The goal of this strategy is to collect data, “listen” to the 3 voices: user, market and business, and then create a joint value.

Business transformation gains new meaning. It becomes an experience transformation that includes

Voice of Market – Market Research report, macroeconomic analysis, competition analysis, technology capabilities, failure case studies.

Voice of Business – Interviews with stakeholders, interviews with representatives of all involved departments or employees.

Voice of User (customer, employee) – UX Research with Users (customers and/or employees involved in the process): Qualitative and Quantitative research methods.

Strategy Definition

The winners are the organizations that engage stakeholders, employees and customers in the very early stages of the product and service development process. This allows them to focus and solve the right problem from a transformation perspective.

What is the right problem in the transformation process?

• Really painful
• Long lasting
• Has a specific owner (who is aware of the problem)
• His owner can’t use the sensible alternatives
• Concerns a large number of people
• Ideal: Easy to solve

Product Discovery

If the right problem is defined you can discover the common vision of competitive advantage together with all departments and stakeholders.

Listening to the 3 voices:

Voice of Market – remember about the competitors, market research results, and technology limitations.

Voice of Business – list out limitations and expectations from the perspective of stakeholders and all involved departments.

Voice of User – prioritize User’s biggest needs, problems and challenges.

Metrics and optimization

And last but not least: For each product, business or startup strategy a continuous optimization process should be implemented:

• Remember to set metrics and measures
• Collect the data from the users and the market again
• Check if you are going in the right direction
• Optimize the solution over and over again
• Still develop the product and never end

If you cannot measure something, you cannot improve it.

Hicron’s Business Transformation


We are Hicron Software House. Our organization came from SAP, so we know the business pretty well.

By seeing the potential of making things and software more creative, we’ve decided to establish a different business unit fueled by custom software and design thinking strategy.

We transformed 300+ businesses and business processes for different companies from Automotive, Insurance, Real Estate, Retail, Life Science, Ecommerce, and many more industries.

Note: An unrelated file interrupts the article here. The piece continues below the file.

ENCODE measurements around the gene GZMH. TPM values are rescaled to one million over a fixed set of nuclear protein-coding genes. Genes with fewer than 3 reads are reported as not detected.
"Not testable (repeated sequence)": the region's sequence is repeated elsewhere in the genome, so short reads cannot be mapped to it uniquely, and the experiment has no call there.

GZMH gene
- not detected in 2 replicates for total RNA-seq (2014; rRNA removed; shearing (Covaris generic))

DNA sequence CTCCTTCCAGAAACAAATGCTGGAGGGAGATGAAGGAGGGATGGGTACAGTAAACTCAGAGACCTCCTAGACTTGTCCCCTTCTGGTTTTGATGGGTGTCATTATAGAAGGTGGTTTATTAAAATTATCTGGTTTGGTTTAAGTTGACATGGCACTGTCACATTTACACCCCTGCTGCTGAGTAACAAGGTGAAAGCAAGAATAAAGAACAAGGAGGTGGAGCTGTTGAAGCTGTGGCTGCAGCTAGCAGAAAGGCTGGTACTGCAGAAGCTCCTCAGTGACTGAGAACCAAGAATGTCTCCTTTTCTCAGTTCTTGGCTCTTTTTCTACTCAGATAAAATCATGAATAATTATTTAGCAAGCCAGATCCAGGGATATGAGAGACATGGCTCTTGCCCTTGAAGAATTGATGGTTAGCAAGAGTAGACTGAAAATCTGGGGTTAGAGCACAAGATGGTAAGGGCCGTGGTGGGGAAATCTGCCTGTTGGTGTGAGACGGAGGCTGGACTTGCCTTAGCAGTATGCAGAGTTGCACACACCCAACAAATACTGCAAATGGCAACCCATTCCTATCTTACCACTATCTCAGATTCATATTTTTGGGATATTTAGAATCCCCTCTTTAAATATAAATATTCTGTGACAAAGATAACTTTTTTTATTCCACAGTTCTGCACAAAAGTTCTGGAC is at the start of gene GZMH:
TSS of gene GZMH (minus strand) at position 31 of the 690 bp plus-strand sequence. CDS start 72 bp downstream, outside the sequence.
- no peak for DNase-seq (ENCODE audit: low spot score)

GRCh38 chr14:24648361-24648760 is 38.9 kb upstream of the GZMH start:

Konrad Mazur
Konrad Mazur
Business Transformation Expert
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What our partners say about us

After carefully evaluating suppliers, we decided to try a new approach and start working with a near-shore software house. Cooperation with Hicron Software House was something different, and it turned out to be a great success that brought added value to our company.

With HICRON’s creative ideas and fresh perspective, we reached a new level of our core platform and achieved our business goals.

Many thanks for what you did so far; we are looking forward to more in future!

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Jan-Henrik Schulze
Head of Industrial Lines Development at HDI Group

Hicron is a partner who has provided excellent software development services. Their talented software engineers have a strong focus on collaboration and quality. They have helped us in achieving our goals across our cloud platforms at a good pace, without compromising on the quality of our services. Our partnership is professional and solution-focused!

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Phil Scott
Director of Software Delivery at NBS

The IT system supporting the work of retail outlets is the foundation of our business. The ability to optimize and adapt it to the needs of all entities in the PSA Group is of strategic importance and we consider it a step into the future. This project is a huge challenge: not only for us in terms of organization, but also for our partners – including Hicron – in terms of adapting the system to the needs and business models of PSA. Cooperation with Hicron consultants, taking into account their competences in the field of programming and processes specific to the automotive sector, gave us many reasons to be satisfied.


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Peter Windhöfel
IT Director At PSA Group Germany